Incenter of A Triangle

Defined with examples and pictures

Definition

of the Incenter of a Triangle

The incenter is one of the triangle's points of concurrency formed by the intersection of the triangle's 3 angle bisectors.

These three angle bisectors are always concurrent and always meet in the triangle's interior (unlike the orthocenter which may or may not intersect in the interior). The incenter is the center of the incircle . The incenter is the one point in the triangle whose distances to the sides are equal. (See picture)

  • If the triangle is obtuse, such as the one on pictured below on the left, then the incenter is located in the triangle's interior.
  • If the triangle is acute, then the incenter is also located in the triangle's interior.
Incenter of Acute TrianglePicture of Orthocenter of a Triangle
Incenter of Obtuse TrianglePicture of Incenter of Obtuse Triangel

What about the incenter of a right triangle?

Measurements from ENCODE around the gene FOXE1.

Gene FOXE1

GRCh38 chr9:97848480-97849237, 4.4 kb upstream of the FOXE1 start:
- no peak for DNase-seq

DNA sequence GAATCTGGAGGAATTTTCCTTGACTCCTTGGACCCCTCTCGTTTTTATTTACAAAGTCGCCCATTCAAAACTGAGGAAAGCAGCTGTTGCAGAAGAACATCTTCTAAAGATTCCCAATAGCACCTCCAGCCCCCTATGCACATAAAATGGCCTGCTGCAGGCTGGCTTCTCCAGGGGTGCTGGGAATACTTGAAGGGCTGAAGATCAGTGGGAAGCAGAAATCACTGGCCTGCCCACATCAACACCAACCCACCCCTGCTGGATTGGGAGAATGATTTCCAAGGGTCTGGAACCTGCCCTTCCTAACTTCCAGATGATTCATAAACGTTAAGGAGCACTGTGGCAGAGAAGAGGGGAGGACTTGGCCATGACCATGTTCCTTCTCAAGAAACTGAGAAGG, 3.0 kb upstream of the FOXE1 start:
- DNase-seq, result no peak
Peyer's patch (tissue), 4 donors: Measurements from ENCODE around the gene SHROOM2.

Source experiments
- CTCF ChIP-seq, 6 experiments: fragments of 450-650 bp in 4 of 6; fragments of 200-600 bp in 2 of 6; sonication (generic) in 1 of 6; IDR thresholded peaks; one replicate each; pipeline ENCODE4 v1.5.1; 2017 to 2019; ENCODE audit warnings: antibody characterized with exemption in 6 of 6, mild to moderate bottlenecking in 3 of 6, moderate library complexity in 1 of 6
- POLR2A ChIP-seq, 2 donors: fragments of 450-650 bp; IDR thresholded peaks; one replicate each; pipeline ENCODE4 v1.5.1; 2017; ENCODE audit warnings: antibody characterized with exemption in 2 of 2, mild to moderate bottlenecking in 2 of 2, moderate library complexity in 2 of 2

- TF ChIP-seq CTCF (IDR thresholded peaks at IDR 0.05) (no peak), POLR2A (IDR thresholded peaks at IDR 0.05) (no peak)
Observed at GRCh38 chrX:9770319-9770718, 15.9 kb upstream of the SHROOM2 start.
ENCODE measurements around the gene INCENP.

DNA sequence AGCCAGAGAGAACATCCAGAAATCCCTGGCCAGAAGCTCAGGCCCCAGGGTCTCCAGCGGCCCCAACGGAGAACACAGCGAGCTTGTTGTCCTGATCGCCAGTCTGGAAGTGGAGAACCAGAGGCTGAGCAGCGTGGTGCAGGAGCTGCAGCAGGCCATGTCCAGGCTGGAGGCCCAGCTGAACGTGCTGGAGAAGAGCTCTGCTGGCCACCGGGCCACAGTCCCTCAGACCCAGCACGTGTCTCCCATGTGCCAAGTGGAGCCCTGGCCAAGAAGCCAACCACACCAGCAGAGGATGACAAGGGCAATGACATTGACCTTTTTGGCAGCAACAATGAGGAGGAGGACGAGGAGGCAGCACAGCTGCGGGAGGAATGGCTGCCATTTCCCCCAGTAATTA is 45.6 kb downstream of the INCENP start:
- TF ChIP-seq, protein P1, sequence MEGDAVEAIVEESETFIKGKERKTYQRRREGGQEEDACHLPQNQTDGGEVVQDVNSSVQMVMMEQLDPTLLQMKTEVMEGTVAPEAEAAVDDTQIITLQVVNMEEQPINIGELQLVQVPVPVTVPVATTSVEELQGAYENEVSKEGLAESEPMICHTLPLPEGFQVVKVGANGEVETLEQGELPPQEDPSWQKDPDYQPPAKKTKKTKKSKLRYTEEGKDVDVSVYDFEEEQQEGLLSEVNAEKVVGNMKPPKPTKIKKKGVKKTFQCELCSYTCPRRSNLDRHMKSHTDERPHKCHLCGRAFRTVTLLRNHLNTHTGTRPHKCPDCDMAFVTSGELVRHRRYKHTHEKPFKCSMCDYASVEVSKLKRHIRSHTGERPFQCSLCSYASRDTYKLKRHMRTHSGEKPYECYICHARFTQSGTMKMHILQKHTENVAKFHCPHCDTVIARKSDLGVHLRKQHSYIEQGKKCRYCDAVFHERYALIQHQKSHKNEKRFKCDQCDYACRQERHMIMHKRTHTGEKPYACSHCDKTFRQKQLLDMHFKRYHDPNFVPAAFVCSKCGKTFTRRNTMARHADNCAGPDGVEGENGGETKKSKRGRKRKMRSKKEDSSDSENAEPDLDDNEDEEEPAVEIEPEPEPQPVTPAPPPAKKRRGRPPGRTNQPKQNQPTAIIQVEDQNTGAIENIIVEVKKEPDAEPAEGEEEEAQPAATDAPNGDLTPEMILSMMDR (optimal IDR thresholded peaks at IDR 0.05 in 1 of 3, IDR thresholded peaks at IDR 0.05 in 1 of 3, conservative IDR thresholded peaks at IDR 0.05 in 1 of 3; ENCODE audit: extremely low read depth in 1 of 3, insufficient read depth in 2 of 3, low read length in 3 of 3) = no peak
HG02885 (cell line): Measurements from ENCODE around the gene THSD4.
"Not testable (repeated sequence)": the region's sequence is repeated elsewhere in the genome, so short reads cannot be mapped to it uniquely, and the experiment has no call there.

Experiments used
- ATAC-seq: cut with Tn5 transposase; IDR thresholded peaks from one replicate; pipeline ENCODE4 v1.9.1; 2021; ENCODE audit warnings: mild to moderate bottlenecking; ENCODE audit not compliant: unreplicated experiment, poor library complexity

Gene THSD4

Answer

The illustrations above demonstrate that the incenter of an obtuse triangle and an acute triangle's is located in the interior. So the question is, where is the incenter located in a right triangle?

Picture of incenter of right triangle

The incenter is always situated in the triangle's interior, regardless of the type of the triangle.

Incircle of a Triangle

The incircle of a triangle is the largest circle that fits in a triangle and its center is the incenter.. Its center is the one point inside the triangle that is equidistant from all sides of the triangle.(See first picture below)

Diagram illustrating incircle as equidistant from each side

Pictures of the incircle

Incircle of Acute TriangleIncircle of Acute Triangle
Incircle of Obtuse TrianglePicture of Incircle of Obtuse Triangle
Incircle of Right TrianglePicture of Incircle of Obtuse Triangle